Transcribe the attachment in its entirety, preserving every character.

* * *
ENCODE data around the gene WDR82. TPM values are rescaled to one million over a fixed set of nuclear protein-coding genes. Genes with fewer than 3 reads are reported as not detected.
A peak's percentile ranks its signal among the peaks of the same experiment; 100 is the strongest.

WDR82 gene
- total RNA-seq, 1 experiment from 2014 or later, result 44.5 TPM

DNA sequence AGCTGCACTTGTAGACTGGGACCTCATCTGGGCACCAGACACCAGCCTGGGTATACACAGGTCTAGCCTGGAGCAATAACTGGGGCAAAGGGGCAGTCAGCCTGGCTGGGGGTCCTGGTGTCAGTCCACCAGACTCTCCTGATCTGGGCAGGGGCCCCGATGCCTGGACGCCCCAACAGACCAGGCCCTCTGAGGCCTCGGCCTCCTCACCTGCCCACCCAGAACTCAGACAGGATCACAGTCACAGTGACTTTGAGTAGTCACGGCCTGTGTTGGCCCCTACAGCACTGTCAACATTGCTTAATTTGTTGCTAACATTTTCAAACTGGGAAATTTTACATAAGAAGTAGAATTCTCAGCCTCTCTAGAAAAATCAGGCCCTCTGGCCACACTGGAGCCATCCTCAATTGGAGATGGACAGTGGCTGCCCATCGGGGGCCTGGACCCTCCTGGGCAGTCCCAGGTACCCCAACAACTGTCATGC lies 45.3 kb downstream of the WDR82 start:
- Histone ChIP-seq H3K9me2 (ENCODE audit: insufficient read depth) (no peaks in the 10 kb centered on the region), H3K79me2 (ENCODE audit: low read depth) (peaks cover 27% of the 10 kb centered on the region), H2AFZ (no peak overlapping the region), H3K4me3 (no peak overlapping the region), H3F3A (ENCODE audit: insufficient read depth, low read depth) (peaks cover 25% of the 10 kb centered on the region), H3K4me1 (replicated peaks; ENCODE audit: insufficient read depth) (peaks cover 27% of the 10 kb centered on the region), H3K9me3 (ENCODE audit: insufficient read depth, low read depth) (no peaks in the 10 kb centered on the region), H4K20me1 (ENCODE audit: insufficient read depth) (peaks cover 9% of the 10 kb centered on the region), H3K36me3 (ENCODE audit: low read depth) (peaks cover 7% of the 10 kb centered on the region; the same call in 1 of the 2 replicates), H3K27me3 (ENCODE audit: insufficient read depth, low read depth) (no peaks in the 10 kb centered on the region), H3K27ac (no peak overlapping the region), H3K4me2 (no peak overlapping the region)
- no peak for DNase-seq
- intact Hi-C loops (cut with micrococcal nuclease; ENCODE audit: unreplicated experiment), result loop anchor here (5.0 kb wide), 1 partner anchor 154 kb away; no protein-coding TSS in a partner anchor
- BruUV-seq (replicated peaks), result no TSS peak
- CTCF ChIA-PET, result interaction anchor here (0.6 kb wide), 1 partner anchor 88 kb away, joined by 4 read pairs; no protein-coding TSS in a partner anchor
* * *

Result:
ENCODE data around the gene WDR82. TPM values are rescaled to one million over a fixed set of nuclear protein-coding genes. Genes with fewer than 3 reads are reported as not detected.
A peak's percentile ranks its signal among the peaks of the same experiment; 100 is the strongest.

WDR82 gene
- total RNA-seq, 1 experiment from 2014 or later, result 44.5 TPM

DNA sequence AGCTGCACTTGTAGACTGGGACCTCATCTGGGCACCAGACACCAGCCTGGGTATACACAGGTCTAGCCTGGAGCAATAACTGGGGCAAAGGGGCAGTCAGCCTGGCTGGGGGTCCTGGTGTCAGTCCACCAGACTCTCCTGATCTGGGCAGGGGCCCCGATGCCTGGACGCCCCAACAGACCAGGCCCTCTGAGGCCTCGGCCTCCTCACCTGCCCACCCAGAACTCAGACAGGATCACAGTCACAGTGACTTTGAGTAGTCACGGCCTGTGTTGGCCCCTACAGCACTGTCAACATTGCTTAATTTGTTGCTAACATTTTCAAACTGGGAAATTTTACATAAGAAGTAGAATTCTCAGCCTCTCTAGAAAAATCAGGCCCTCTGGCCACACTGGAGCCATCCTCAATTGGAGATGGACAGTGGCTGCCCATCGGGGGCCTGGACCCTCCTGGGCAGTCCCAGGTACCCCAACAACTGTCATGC lies 45.3 kb downstream of the WDR82 start:
- Histone ChIP-seq H3K9me2 (ENCODE audit: insufficient read depth) (no peaks in the 10 kb centered on the region), H3K79me2 (ENCODE audit: low read depth) (peaks cover 27% of the 10 kb centered on the region), H2AFZ (no peak overlapping the region), H3K4me3 (no peak overlapping the region), H3F3A (ENCODE audit: insufficient read depth, low read depth) (peaks cover 25% of the 10 kb centered on the region), H3K4me1 (replicated peaks; ENCODE audit: insufficient read depth) (peaks cover 27% of the 10 kb centered on the region), H3K9me3 (ENCODE audit: insufficient read depth, low read depth) (no peaks in the 10 kb centered on the region), H4K20me1 (ENCODE audit: insufficient read depth) (peaks cover 9% of the 10 kb centered on the region), H3K36me3 (ENCODE audit: low read depth) (peaks cover 7% of the 10 kb centered on the region; the same call in 1 of the 2 replicates), H3K27me3 (ENCODE audit: insufficient read depth, low read depth) (no peaks in the 10 kb centered on the region), H3K27ac (no peak overlapping the region), H3K4me2 (no peak overlapping the region)
- no peak for DNase-seq
- intact Hi-C loops (cut with micrococcal nuclease; ENCODE audit: unreplicated experiment), result loop anchor here (5.0 kb wide), 1 partner anchor 154 kb away; no protein-coding TSS in a partner anchor
- BruUV-seq (replicated peaks), result no TSS peak
- CTCF ChIA-PET, result interaction anchor here (0.6 kb wide), 1 partner anchor 88 kb away, joined by 4 read pairs; no protein-coding TSS in a partner anchor